3/04/2020

Canupa Iŋyan: Falling Star Woman

 6.5mm x 11.5 mm cylinder carved from canupa iŋyan/ pipestone/ catlinite

Canupa Iŋyan: Falling Star Woman is a piece made from canupa inyan/ pipestone/ catlinite stone. I created this piece for the "Earthlings: Open Call for Artworks in Low Earth Orbit" project of the MIT Media Lab Space Exploration Initiative. The piece will be included, as one of nine art works, in a unit called Sojourner 2020 that will orbit the earth on the International Space Station this year. Sojourner 2020 will be launched on March 6, 2020, from the Kennedy Space Center at Cape Canaveral, Florida on the Space X Falcon 9 CRS-20.

For info about the launch, and to watch it live, click here.

Carved from the traditional Dakota material of canupa iŋyan/ pipestone, Canupa Iŋyan: Falling Star Woman depicts the legend of a star gazing young woman who travels to space, marries a star person and gives birth to a star child. Over time, she misses her family, friends, and her work as a plant medicine healer. She decides to leave her home in the stars and return to her people on earth. Using the thread of her woven dress as a rope, she climbs down from the stars. However, the thread is not long enough. She lets go and tumbles down to earth as a wakaŋwohpa/ falling star.

Canupa Iŋyan: Falling Star Woman, front

There are varying versions of this story within oral tradition, each possessing different elements and outcomes for Falling Star Woman. In this piece, I chose the elements that are most prominent in my recollection, in order to recreate her voyage into space, and her path falling back down to earth's gravity field.

Canupa Iŋyan: Falling Star Woman, rear

The carving shows the moment she is transformed into a falling star and becomes Wicahnpi Hinhpayawin/ Falling Star Woman. Her face appears on one side of the cylinder and her hair flows into the shape of an eight-pointed star on the other end. On her body, I carved a Dakota floral pattern to show the strong pull she felt to resume her duties to her people as a plant medicine healer, and the relevance of the stars to planting seasons.

detail of Dakota floral pattern on shaft

This piece is a extension of my ongoing project: "Canupa Iŋyan: carvings of my ancestors," in which I work with pipestone and study its history and cultural forms. This stone comes from the quarry located on Dakota homelands where people of many tribes historically came together to dig stone for their pipes. Today, due to colonization, the quarry is under the jurisdiction of the United States, and it is known as Pipestone National Monument, in Minnesota.

pipestone carving of Wicahnpi Hinhpayawin, through a lens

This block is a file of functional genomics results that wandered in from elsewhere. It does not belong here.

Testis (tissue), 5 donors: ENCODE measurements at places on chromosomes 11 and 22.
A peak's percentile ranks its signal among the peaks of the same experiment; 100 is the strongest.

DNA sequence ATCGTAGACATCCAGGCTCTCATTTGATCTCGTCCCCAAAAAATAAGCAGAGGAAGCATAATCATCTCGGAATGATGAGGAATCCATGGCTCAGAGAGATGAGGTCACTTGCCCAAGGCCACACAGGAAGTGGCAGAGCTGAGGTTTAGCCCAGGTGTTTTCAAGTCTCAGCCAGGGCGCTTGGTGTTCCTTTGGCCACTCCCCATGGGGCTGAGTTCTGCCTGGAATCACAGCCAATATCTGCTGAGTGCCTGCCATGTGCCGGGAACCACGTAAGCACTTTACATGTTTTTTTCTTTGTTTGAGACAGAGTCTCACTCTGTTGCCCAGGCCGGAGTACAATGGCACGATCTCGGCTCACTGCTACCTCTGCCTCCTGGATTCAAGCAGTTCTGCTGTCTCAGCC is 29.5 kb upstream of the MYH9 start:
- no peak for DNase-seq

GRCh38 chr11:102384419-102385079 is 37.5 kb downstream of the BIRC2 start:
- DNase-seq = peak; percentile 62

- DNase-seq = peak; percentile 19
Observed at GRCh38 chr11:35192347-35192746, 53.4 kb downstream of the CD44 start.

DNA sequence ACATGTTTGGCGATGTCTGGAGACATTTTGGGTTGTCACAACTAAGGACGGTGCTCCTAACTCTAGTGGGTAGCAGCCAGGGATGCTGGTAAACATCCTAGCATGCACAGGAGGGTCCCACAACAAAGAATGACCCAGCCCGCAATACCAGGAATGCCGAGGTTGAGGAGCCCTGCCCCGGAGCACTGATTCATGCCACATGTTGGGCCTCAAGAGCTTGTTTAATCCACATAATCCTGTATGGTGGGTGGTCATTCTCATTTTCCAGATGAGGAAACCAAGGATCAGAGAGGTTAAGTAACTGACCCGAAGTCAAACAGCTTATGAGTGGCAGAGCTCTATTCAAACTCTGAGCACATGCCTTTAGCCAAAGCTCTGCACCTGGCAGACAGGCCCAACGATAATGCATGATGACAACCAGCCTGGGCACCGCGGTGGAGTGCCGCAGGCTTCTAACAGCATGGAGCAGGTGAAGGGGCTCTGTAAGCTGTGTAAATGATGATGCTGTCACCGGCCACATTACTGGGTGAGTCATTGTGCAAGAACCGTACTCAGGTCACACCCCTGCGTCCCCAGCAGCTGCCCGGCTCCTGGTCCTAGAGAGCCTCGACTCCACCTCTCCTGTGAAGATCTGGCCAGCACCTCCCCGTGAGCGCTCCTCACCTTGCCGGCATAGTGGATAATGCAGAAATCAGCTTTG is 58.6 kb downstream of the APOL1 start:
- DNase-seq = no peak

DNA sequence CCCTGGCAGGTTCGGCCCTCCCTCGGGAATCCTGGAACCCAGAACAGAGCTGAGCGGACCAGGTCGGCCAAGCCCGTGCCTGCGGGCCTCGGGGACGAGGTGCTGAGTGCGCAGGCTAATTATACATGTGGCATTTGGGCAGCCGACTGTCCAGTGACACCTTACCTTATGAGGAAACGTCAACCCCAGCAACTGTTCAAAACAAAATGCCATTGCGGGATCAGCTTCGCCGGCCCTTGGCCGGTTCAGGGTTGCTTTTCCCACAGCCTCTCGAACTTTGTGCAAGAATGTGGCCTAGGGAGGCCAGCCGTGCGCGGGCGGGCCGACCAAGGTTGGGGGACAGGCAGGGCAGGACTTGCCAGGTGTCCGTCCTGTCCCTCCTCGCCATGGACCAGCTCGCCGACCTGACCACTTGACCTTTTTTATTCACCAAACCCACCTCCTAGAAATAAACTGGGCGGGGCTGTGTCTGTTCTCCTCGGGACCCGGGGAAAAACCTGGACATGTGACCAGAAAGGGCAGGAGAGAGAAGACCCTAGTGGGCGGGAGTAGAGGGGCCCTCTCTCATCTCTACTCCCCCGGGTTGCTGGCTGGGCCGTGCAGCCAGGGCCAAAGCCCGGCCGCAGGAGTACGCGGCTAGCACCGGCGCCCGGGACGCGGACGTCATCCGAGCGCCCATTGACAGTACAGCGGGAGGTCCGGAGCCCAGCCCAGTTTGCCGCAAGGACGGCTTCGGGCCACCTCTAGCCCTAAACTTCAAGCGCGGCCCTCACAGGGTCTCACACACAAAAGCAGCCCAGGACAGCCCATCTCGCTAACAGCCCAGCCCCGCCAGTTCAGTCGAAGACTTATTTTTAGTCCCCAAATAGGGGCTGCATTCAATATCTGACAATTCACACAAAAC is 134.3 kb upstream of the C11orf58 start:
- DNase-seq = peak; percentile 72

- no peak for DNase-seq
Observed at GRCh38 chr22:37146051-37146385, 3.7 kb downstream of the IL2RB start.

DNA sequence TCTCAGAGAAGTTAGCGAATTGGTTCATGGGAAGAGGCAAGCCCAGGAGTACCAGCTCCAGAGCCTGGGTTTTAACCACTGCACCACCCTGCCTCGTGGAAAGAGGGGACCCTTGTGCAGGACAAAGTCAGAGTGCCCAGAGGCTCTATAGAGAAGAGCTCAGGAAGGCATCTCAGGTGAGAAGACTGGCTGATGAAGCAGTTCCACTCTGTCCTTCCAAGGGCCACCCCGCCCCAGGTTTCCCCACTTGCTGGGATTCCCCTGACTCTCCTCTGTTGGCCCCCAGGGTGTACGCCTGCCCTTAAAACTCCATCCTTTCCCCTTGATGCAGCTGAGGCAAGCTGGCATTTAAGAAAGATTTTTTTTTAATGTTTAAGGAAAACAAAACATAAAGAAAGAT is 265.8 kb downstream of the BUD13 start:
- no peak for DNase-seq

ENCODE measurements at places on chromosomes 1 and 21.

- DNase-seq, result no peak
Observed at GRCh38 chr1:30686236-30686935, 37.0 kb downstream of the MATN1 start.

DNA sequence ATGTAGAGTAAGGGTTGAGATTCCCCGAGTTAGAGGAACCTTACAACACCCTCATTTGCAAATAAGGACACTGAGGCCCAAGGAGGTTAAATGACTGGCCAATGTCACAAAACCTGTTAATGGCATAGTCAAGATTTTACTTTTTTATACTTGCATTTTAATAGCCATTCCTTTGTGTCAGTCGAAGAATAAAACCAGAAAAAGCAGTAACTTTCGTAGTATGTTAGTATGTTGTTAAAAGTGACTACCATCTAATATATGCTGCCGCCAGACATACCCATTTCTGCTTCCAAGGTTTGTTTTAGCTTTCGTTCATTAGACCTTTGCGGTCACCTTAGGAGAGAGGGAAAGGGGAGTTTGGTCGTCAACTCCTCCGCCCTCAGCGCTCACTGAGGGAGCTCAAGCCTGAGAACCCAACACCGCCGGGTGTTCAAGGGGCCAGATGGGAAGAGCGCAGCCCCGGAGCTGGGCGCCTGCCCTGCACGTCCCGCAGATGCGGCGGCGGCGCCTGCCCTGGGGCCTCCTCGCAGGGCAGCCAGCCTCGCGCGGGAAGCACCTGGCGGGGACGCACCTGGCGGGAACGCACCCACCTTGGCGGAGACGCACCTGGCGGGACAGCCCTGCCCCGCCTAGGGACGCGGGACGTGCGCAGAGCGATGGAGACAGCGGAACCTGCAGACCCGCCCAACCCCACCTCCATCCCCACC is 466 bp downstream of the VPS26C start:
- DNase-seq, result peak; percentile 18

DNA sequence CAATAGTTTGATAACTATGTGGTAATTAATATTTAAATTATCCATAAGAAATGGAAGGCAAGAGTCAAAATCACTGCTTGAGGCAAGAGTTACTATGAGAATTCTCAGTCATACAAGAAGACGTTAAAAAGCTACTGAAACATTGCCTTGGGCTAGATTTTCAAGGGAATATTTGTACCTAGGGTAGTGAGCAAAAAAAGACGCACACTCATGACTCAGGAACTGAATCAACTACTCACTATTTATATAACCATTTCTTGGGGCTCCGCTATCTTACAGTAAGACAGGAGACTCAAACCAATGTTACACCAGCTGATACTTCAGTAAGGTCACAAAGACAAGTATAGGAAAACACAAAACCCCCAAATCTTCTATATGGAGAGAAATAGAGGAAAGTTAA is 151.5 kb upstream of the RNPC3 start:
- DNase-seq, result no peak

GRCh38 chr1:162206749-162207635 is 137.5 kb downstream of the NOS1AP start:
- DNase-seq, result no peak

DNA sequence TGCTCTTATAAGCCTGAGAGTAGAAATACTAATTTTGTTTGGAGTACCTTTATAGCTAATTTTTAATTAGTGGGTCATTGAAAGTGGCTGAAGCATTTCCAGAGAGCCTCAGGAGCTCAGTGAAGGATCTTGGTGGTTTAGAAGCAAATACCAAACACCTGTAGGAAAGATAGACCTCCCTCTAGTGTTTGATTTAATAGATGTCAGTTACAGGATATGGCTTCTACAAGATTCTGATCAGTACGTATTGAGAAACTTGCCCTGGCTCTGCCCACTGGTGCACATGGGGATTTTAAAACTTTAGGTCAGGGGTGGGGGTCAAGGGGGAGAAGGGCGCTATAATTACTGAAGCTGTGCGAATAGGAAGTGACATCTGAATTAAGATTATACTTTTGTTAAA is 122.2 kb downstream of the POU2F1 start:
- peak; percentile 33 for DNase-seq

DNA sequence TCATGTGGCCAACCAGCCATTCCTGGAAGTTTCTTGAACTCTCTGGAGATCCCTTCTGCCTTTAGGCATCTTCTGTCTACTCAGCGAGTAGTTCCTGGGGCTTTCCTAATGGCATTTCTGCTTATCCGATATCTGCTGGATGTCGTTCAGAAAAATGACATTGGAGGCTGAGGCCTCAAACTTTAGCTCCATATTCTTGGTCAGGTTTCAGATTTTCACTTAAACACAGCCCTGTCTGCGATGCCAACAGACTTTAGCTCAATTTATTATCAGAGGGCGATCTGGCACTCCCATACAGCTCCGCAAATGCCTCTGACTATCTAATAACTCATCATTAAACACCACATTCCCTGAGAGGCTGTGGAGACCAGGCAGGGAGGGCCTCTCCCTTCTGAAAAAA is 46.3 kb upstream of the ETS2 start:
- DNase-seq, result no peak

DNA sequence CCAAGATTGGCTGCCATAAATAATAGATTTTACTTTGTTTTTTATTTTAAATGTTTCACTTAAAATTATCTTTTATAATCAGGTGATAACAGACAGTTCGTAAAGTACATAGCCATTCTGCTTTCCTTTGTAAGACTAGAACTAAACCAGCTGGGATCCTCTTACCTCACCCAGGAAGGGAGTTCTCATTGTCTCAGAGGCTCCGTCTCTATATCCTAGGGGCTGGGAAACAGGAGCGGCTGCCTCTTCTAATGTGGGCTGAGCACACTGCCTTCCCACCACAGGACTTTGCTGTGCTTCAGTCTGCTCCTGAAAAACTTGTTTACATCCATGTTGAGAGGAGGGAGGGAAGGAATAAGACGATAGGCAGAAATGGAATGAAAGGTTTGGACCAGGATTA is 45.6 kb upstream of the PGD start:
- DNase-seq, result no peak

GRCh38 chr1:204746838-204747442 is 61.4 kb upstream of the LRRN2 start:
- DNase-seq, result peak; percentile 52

This project has led me to museum collections around the US, where I have viewed, studied, documented, and spent time with ancestral Dakota canupa iŋyan pieces. According to Dakota philosophy, the historical pieces residing in museums are considered to be ancestors themselves, possessing a life of their own. Likewise, this stone is a vibrant form of life with much cultural significance.

Falling Star Woman in the Mesosphere, acrylic on canvas, 42"x 30"

Canupa iŋyan is a sacred material to Dakota people for many reasons, and it is my goal to send this piece into orbit around the earth as a symbolic prayer for peace and for the strengthening of Indigenous peoples all over the globe, as well as the resurgence of Indigenous knowledge and ways in this time of global crisis. Canupa Iŋyan: Falling Star Woman was prepared for this task through protocols of working with this stone. When it returns back to earth after its time in the thermosphere, I will observe and document any changes in the work, and then honor its journey through ceremony.

Piece with hand for scale

The piece was made to fit into the Sojourner 2020 capsule, it measures  6.5 mm x 11.5 mm, and weighs only 0.86g. It is the smallest piece I have ever done, smaller than my fingernail, about the size of a pill. Sojourner 2020 is a unit built to hold art work investigations in a small space, it consists of three layers, the first that remains still in weightlessness, the second and third that rotate at the speed of the moon and Mars, respectively. Falling Star Woman is on the first layer and will experience zero gravity for the duration of her time on the ISS.

Sojourner 2020, photo courtesy Xin Liu


Canupa Iŋyan: Falling Star Woman is one of nine projects by international artists included on the International Space Station payload. Featured artists are:

Luis Guzman, “bioarchitectures,” Chile
Xin Liu, Lucia Monge, “Unearthing the Futures,” China & Peru
Levi Cai & Andrea Ling, “Abiogenetic Triptych,” USA, Canada
Kathleen Kohl, “Memory Chain: A Pas de Deux of Artifacts,” USA
Henry Tan, “Pearl of Lunar,” Thai
Janet Biggs, “Finding Equilibrium,” USA
Masahito Ono, “Nothing, Something, Everything,” Japan
Adriana Knouf, “TX-1,” USA
Erin Genia, “Canupa Inyan: Falling Star Woman,” American, Sisseton Wahpeton Oyate



More information about Sojourner 2020 is on the MIT Media Lab website.

detail of Falling Star Woman painting